Rangel himself remained defiant, saying he felt that his rights were violated because a special ethics panel convicted him despite the fact that he had no attorney and asked for more time to prepare for an ethics trial.
“How can anyone have confidence in the decision of the ethics subcommittee when I was deprived of due process rights, right to counsel and was not even in the room?” Rangel said in a statement. “I can only hope that the full committee will treat me more fairly and take into account my entire 40 years of service to the Congress before making any decisions on sanctions.
“I am disappointed by the unfortunate findings of the ethics subcommittee,” Rangel continued. “The committee’s actions are unprecedented in view of the fact that they [were] arrived at without rebuttal or counterevidence on my behalf.”
An eight-member panel of the House ethics committee, after deliberating for roughly six hours, found that there was “clear and convincing evidence” that Rangel had violated House ethics on 11 of the 13 charges he faced heading into a rare public ethics trial.
The panel deadlocked on one charge and then folded another charge into a different count.
Rep. Zoe Lofgren (D-Calif.), chairwoman of the full ethics committee, oversaw the trial. She indicated that the votes were unanimous, meaning all four Democrats on the bipartisan panel ruled against Rangel.
Rangel is expected to request a personal appearance before the full ethics committee when it meets to decide what sanctions to impose, said Democratic insiders. The list of punishments Rangel faces range from a “letter of reproval” to expulsion, with a formal reprimand or censure considered the most likely options.
Lofgren said she would talk to her GOP counterpart, Rep. Jo Bonner of Alabama, to decide when a sanctions hearing will take place, although it is likely to occur Thursday.
Rangel, 80, walked out of his ethics trial Monday, complaining that he had not been given enough time to find new legal counsel after parting ways with his previous law firm last month. The full ethics committee will now consider punishment for Rangel and possibly refer the case to the House floor with a recommendation for a sanction against the lawmaker.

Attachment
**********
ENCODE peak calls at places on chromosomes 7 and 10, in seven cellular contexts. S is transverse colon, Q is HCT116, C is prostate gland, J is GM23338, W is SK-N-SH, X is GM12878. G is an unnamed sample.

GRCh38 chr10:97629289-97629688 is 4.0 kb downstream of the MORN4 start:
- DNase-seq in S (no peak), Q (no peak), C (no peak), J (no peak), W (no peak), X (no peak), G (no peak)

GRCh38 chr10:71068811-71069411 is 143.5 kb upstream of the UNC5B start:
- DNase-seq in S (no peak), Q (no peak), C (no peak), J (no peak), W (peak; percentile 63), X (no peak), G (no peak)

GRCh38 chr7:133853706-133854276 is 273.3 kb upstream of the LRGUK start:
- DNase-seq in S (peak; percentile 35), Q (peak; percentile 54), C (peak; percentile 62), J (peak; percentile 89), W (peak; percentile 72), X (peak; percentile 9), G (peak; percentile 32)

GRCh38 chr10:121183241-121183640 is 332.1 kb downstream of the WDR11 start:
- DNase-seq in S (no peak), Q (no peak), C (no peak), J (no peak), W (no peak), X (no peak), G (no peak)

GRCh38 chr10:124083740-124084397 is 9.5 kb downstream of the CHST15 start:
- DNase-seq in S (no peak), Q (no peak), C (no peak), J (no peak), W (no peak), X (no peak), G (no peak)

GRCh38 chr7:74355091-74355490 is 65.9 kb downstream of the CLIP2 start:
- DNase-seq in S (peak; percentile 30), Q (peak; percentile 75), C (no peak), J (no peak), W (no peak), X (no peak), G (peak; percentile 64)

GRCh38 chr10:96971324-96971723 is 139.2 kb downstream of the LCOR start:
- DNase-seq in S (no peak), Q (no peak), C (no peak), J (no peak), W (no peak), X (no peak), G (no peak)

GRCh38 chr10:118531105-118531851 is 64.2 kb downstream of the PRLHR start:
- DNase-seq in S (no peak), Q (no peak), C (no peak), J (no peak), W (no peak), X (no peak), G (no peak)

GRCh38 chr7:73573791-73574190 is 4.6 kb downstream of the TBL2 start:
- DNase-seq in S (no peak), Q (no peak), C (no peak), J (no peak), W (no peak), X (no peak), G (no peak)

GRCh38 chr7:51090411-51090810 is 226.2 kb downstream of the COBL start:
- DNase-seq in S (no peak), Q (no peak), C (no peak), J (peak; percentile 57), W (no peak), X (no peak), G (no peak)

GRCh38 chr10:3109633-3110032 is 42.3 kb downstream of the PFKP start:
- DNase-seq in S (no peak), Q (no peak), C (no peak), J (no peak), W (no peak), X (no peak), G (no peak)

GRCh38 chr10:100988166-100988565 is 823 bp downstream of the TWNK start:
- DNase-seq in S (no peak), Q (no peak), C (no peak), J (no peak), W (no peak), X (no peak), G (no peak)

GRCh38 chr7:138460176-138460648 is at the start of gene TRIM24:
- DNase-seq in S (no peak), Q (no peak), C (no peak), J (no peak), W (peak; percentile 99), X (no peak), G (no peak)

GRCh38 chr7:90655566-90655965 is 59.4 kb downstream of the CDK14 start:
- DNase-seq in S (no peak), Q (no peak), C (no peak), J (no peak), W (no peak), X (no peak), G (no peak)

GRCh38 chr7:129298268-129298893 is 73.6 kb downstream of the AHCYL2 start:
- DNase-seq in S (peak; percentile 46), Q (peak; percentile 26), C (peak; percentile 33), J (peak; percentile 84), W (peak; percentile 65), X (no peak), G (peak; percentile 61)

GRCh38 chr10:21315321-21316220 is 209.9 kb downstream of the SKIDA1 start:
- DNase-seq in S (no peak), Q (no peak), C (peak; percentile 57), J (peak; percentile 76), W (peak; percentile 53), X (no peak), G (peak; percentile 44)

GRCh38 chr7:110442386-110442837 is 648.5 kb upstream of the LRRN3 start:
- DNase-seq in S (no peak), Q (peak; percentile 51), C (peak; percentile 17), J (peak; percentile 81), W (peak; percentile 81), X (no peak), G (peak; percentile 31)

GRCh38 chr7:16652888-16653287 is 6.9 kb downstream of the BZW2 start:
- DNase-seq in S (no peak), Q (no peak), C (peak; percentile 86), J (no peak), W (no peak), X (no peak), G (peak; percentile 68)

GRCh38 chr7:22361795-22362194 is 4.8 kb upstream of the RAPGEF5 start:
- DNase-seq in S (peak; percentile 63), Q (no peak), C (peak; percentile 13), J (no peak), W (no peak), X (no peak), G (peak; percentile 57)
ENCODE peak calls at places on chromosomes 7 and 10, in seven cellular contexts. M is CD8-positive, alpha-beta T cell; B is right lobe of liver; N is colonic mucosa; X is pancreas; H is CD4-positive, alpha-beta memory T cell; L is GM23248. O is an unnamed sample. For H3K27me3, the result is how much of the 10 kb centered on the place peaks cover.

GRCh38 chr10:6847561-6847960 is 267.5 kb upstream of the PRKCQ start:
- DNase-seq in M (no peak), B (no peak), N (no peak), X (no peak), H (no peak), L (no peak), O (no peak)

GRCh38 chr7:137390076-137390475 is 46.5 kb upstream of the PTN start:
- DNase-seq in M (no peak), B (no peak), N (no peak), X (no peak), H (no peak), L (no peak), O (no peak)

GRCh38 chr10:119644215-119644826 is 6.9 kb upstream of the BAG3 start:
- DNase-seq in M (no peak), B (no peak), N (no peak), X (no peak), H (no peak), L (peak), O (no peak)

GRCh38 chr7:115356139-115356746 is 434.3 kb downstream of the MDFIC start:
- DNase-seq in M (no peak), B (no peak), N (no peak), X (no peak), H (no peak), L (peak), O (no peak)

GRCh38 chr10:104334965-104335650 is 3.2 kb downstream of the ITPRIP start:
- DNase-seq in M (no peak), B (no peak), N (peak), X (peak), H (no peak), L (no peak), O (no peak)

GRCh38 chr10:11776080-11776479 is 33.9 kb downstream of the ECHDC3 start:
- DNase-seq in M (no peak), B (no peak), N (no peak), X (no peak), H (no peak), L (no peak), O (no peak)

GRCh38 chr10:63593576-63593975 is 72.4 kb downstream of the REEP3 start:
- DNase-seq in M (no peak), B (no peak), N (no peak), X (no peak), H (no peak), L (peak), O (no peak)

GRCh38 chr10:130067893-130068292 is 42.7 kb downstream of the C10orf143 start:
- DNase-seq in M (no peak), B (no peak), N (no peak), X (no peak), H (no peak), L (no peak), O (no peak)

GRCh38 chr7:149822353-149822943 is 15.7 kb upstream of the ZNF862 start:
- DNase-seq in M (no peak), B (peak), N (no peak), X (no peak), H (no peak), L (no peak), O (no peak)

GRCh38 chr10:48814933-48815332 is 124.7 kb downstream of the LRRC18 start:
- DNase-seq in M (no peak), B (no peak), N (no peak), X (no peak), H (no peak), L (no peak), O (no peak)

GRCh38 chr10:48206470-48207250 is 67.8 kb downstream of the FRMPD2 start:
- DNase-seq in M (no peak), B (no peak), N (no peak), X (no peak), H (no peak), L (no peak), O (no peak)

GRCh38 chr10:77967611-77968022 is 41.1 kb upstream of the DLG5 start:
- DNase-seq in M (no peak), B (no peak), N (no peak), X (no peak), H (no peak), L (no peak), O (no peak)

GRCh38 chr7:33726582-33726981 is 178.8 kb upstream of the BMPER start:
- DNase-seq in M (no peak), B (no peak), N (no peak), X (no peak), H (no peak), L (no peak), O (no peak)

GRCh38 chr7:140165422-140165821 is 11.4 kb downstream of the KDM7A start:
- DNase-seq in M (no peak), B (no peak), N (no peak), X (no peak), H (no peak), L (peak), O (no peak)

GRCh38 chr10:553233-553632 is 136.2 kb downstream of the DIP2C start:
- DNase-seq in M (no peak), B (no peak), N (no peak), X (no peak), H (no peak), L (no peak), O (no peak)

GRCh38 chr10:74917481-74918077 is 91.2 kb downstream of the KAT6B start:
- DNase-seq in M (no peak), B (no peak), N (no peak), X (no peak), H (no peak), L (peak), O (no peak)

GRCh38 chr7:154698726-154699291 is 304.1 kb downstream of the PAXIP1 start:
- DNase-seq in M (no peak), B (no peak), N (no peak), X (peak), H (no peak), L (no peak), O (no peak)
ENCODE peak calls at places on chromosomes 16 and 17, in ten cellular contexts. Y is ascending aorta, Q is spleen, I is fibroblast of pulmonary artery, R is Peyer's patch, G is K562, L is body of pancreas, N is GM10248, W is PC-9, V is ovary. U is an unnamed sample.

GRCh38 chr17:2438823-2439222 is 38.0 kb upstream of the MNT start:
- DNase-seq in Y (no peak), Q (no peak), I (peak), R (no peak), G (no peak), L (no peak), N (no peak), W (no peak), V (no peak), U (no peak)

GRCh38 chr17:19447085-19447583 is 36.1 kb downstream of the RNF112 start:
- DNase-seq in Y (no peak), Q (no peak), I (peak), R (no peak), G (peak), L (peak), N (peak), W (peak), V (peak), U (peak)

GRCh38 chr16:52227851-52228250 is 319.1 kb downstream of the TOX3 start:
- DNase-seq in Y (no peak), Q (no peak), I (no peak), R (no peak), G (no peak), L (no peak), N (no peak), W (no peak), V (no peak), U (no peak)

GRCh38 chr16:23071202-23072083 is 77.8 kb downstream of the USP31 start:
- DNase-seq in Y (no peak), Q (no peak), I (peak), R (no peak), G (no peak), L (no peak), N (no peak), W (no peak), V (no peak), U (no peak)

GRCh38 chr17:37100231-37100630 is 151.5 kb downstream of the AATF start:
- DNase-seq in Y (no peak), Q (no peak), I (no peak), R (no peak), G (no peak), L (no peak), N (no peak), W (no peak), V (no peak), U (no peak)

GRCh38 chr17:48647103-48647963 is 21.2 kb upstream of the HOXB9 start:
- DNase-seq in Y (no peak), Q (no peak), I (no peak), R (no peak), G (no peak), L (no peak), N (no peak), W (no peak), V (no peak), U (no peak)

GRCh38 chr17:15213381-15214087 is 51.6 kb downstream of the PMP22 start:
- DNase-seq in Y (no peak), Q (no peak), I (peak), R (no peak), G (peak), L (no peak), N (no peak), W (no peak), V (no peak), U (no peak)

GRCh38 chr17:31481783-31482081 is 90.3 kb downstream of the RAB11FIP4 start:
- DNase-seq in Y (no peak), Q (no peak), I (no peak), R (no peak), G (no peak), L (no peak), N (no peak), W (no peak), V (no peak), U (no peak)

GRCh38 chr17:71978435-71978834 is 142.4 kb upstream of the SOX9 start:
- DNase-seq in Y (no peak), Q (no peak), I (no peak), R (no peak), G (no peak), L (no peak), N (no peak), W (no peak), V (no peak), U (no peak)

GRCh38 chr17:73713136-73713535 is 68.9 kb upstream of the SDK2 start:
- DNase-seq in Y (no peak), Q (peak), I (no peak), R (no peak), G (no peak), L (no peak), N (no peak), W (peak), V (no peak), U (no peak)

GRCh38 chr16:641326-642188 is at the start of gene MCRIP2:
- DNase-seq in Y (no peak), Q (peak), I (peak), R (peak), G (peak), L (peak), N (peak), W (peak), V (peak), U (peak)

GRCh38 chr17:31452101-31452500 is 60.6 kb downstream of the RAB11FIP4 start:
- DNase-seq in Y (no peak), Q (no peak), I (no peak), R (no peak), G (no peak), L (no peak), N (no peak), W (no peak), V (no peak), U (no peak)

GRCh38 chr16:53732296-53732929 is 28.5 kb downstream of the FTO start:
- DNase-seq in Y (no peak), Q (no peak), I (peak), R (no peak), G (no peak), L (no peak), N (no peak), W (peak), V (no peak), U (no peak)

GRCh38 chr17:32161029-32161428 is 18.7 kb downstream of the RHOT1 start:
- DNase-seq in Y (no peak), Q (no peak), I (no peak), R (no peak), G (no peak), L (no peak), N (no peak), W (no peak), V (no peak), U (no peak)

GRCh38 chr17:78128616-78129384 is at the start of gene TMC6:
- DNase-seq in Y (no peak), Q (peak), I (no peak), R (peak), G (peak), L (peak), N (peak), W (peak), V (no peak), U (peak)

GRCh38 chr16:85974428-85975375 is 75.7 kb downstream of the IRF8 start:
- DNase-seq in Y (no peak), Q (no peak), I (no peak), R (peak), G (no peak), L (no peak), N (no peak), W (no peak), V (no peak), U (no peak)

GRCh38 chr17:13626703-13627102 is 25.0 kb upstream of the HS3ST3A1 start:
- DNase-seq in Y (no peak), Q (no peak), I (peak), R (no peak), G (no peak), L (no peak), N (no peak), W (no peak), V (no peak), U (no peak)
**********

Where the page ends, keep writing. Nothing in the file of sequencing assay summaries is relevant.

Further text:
Rangel was facing a 13-count “Statement of Alleged Violation” that included allegations that he improperly solicited millions of dollars from corporate officials and lobbyists for the Charles B. Rangel Center for Public Service at The City College of New York, failed to disclose hundreds of thousands of dollars of income and assets on financial disclosure forms, maintained a rent-stabilized unit in a Harlem luxury apartment building for his campaign committee, and failed to pay income taxes on a villa in the Dominican Republic.
Rangel spent more than $2 million on lawyers to represent him during the long ethics probe but then cut his ties to his leading law firm, Zuckerman Spaeder, just weeks ago in a dispute over money and strategy.
That left Rangel without counsel heading into Monday’s trial. He pleaded with Lofgren and other members of the special panel for more time to get a new lawyer, but his colleagues ruled against him.
Rangel then dramatically walked out of the proceedings, claiming his due process rights had been violated.
Next up for the ethics committee is a Nov. 29 trial for Rep. Maxine Waters of California, who has been charged with three counts of providing improper assistance during the 2008 financial crisis to a bank where her husband owned $350,000 in stock.
Waters has denied any wrongdoing and, like Rangel, sought an open trial before the ethics committee.